Background: 10-year results from several studies showed improved disease-free survival and distant metastasis-free survival, reduced breast cancer-related mortality, and variable effects on overall survival with the addition of partial or comprehensive regional lymph node irradiation after surgery in patients with breast cancer. We present the scheduled 15-year analysis of the European Organisation for Research and Treatment of Cancer (EORTC) 22922/10925 trial, which aims to investigate the impact on overall survival of elective internal mammary and medial supraclavicular (IM-MS) irradiation.
Methods: EORTC 22922/10925, a randomised, phase 3 trial done across 46 radiation oncology departments from 13 countries, included women up to 75 years of age with unilateral, histologically confirmed, stage I-III breast adenocarcinoma with involved axillary nodes or a central or medially located primary tumour. Surgery consisted of mastectomy or breast-conserving surgery and axillary staging. Patients were randomly assigned (1:1) centrally using minimisation to receive IM-MS irradiation at 50 Gy in 25 fractions (IM-MS irradiation group) or no IM-MS irradiation (control group). Stratification was done for institution, menopausal status, site of the primary tumour within the breast, type of breast and axillary surgery, and pathological T and N stage. Patients and investigators were not masked to treatment allocation. The primary endpoint was overall survival analysed according to the intention-to-treat principle. Secondary endpoints were disease-free survival, distant metastasis-free survival, breast cancer mortality, any breast cancer recurrence, and cause of death. Follow-up is ongoing for 20 years after randomisation. This study is registered with ClinicalTrials.gov, NCT00002851.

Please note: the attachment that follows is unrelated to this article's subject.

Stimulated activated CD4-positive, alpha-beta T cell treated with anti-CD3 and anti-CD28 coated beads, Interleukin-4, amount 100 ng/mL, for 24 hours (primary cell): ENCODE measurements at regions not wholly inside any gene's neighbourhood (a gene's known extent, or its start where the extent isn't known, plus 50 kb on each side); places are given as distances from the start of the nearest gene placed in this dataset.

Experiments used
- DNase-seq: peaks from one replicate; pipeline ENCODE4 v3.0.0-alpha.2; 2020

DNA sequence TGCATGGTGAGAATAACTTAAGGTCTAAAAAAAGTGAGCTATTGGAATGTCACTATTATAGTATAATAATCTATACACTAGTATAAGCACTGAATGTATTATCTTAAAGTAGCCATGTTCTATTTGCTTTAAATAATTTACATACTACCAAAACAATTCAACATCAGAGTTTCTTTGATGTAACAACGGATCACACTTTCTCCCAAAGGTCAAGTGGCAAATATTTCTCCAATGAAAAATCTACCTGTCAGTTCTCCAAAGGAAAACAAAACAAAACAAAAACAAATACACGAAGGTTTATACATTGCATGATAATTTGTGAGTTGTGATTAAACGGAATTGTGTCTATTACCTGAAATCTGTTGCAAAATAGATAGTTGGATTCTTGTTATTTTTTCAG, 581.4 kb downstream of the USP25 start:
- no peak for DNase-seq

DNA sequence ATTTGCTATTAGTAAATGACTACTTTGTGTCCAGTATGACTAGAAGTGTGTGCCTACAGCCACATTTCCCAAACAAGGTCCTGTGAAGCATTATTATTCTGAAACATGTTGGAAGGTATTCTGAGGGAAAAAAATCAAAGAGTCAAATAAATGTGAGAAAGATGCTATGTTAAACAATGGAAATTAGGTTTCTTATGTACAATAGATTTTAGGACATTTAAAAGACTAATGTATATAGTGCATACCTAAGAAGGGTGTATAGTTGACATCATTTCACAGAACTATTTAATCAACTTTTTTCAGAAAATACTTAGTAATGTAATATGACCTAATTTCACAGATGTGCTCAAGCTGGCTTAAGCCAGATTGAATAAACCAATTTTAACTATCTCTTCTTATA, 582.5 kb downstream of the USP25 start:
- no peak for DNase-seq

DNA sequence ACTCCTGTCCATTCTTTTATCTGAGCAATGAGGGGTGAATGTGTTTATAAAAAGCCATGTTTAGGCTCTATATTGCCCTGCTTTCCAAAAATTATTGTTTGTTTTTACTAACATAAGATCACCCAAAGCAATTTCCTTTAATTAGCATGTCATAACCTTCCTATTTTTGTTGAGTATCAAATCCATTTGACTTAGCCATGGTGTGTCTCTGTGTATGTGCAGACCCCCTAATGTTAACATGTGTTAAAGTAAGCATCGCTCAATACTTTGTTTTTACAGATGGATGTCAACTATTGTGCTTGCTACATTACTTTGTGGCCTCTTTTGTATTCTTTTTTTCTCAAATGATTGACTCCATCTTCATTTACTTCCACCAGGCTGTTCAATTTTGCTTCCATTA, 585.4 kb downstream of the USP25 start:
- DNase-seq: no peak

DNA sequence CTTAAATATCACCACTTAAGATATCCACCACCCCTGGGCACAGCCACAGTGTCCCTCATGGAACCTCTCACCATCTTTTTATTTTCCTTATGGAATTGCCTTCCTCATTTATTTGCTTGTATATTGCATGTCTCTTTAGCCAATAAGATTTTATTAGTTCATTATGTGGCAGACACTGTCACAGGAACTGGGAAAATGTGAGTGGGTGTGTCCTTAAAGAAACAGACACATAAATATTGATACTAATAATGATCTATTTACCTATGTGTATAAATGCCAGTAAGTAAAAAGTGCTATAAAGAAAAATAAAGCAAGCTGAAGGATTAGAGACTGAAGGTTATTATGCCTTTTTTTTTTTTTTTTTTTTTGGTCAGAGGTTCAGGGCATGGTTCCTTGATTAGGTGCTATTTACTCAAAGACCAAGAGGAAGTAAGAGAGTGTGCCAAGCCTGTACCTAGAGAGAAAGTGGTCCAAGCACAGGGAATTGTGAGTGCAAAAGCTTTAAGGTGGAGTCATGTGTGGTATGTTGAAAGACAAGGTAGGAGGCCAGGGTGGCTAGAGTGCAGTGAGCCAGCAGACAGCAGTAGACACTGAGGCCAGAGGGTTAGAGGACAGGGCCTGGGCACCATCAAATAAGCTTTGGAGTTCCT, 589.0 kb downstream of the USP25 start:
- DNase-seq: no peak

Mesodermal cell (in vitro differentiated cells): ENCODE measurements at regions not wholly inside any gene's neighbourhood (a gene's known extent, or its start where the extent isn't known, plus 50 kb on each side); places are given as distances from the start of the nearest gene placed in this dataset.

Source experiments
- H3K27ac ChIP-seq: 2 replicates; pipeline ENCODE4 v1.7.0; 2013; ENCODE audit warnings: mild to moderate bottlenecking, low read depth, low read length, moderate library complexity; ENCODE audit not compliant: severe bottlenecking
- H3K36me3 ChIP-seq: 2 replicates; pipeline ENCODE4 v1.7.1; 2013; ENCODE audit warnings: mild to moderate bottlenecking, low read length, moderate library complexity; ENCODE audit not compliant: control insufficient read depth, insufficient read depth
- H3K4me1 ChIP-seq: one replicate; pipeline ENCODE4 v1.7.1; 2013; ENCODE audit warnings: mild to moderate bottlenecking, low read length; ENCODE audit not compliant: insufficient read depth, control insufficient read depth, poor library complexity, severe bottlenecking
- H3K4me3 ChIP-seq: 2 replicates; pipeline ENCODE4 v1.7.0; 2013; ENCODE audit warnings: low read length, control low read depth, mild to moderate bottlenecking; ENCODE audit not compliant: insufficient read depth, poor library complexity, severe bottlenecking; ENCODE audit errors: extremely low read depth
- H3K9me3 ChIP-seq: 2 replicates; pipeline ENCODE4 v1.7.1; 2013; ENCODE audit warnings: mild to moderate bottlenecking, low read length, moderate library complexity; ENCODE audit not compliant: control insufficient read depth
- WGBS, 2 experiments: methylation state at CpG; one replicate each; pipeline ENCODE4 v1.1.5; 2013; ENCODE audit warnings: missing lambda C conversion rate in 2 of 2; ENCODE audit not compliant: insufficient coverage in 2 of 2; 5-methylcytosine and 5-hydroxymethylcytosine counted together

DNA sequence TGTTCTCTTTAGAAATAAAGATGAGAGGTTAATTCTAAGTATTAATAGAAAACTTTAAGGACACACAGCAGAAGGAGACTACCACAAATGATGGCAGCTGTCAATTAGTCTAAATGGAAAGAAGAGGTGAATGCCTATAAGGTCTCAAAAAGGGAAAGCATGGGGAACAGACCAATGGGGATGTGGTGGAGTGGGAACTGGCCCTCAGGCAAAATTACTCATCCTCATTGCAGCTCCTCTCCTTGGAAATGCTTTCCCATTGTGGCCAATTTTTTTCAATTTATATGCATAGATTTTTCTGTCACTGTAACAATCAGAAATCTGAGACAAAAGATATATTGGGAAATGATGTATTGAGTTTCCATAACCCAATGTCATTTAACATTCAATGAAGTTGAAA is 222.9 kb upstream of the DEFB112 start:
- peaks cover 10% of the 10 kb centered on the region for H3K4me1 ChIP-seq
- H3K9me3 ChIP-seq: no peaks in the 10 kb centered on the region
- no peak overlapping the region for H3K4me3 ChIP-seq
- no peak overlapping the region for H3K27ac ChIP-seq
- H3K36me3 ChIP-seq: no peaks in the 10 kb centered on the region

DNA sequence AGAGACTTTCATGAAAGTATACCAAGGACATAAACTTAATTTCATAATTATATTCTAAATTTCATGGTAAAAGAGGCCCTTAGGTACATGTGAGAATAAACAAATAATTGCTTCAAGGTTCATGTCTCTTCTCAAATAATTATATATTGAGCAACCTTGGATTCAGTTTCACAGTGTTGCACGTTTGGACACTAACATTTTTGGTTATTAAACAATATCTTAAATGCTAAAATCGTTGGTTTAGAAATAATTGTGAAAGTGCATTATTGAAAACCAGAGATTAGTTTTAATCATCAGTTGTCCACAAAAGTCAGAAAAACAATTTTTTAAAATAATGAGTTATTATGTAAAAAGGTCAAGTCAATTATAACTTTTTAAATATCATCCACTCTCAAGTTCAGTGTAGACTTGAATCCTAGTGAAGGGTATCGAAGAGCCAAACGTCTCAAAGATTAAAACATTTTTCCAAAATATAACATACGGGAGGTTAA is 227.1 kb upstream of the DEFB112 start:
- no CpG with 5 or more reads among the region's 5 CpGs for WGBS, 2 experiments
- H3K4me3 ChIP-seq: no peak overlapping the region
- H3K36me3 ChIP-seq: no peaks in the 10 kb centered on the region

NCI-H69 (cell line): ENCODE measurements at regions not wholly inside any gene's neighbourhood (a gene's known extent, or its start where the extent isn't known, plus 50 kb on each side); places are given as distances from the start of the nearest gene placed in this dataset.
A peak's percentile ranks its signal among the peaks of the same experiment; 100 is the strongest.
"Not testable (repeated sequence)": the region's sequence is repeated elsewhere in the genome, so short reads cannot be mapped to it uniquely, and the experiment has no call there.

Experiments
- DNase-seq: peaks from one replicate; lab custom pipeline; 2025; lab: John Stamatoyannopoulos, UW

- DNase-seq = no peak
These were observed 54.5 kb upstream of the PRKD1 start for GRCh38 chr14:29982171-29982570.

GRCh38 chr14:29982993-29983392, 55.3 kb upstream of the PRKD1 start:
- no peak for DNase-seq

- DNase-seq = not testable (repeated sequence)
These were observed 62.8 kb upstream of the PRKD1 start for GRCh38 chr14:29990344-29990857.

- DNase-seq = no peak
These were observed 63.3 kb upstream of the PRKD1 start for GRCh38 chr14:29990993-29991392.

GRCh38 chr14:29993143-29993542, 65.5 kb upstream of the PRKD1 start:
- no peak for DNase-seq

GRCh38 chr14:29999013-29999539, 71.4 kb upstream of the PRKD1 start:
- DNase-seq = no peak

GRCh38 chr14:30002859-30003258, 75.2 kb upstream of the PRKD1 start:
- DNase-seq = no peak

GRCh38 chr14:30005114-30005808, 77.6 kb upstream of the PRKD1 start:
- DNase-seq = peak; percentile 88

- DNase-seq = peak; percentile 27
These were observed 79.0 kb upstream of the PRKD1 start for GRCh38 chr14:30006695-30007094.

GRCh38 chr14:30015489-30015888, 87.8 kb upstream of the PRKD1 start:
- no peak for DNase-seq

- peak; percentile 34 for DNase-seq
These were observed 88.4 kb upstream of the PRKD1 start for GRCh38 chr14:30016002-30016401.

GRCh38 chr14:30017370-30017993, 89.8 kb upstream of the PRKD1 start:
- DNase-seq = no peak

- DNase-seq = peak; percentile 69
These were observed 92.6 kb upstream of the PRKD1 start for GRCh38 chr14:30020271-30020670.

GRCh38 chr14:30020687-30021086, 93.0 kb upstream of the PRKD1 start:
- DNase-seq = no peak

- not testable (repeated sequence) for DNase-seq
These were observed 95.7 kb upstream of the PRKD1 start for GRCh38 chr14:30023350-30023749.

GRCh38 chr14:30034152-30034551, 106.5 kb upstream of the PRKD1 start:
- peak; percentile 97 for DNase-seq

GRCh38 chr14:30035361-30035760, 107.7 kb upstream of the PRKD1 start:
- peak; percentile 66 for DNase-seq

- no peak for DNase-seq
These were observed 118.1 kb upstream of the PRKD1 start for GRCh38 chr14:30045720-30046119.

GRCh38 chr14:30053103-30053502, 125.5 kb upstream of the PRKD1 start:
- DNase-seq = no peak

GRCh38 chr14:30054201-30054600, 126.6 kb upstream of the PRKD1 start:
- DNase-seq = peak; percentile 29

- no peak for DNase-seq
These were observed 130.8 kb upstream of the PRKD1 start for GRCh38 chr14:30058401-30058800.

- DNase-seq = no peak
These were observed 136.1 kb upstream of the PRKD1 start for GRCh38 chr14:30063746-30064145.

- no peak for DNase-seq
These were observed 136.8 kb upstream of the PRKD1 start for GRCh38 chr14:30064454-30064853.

Findings: Between Aug 5, 1996, and Jan 13, 2004, we enrolled 4004 patients, of whom 2002 were randomly assigned to the IM-MS irradiation group and 2002 to the no IM-MS irradiation group. At a median follow-up of 15·7 years (IQR 14·0-17·6), 554 (27·7%) patients in the IM-MS irradiation group and 569 (28·4%) patients in the control group had died. Overall survival was 73·1% (95% CI 71·0-75·2) in the IM-MS irradiation group and 70·9% (68·6-72·9) in the control group (HR 0·95 [95% CI 0·84-1·06], p=0·36). Any breast cancer recurrence (24·5% [95% CI 22·5-26·6] vs 27·1% [25·1-29·2]; HR 0·87 [95% CI 0·77-0·98], p=0·024) and breast cancer mortality (16·0% [14·3-17·7] vs 19·8% [18·0-21·7]; 0·81 [0·70-0·94], p=0·0055) were lower in the IM-MS irradiation group than in the control group. No significant differences in the IM-MS irradiation group versus the control group were seen for disease-free survival (60·8% [95% CI 58·4-63·2] vs 59·9% [57·5-62·2]; HR 0·93 [95% CI 0·84-1·03], p=0·18), or distant metastasis-free survival (70·0% [67·7-72·2] vs 68·2% [65·9-70·3]; 0·93 [0·83-1·04], p=0·18). Causes of death between groups were similar.
Interpretation: The 15-year results show a significant reduction of breast cancer mortality and any breast cancer recurrence by IM-MS irradiation in stage I-III breast cancer. However, this is not converted to improved overall survival.
Funding: US National Cancer Institute, Ligue Nationale contre le Cancer, and KWF Kankerbestrijding.
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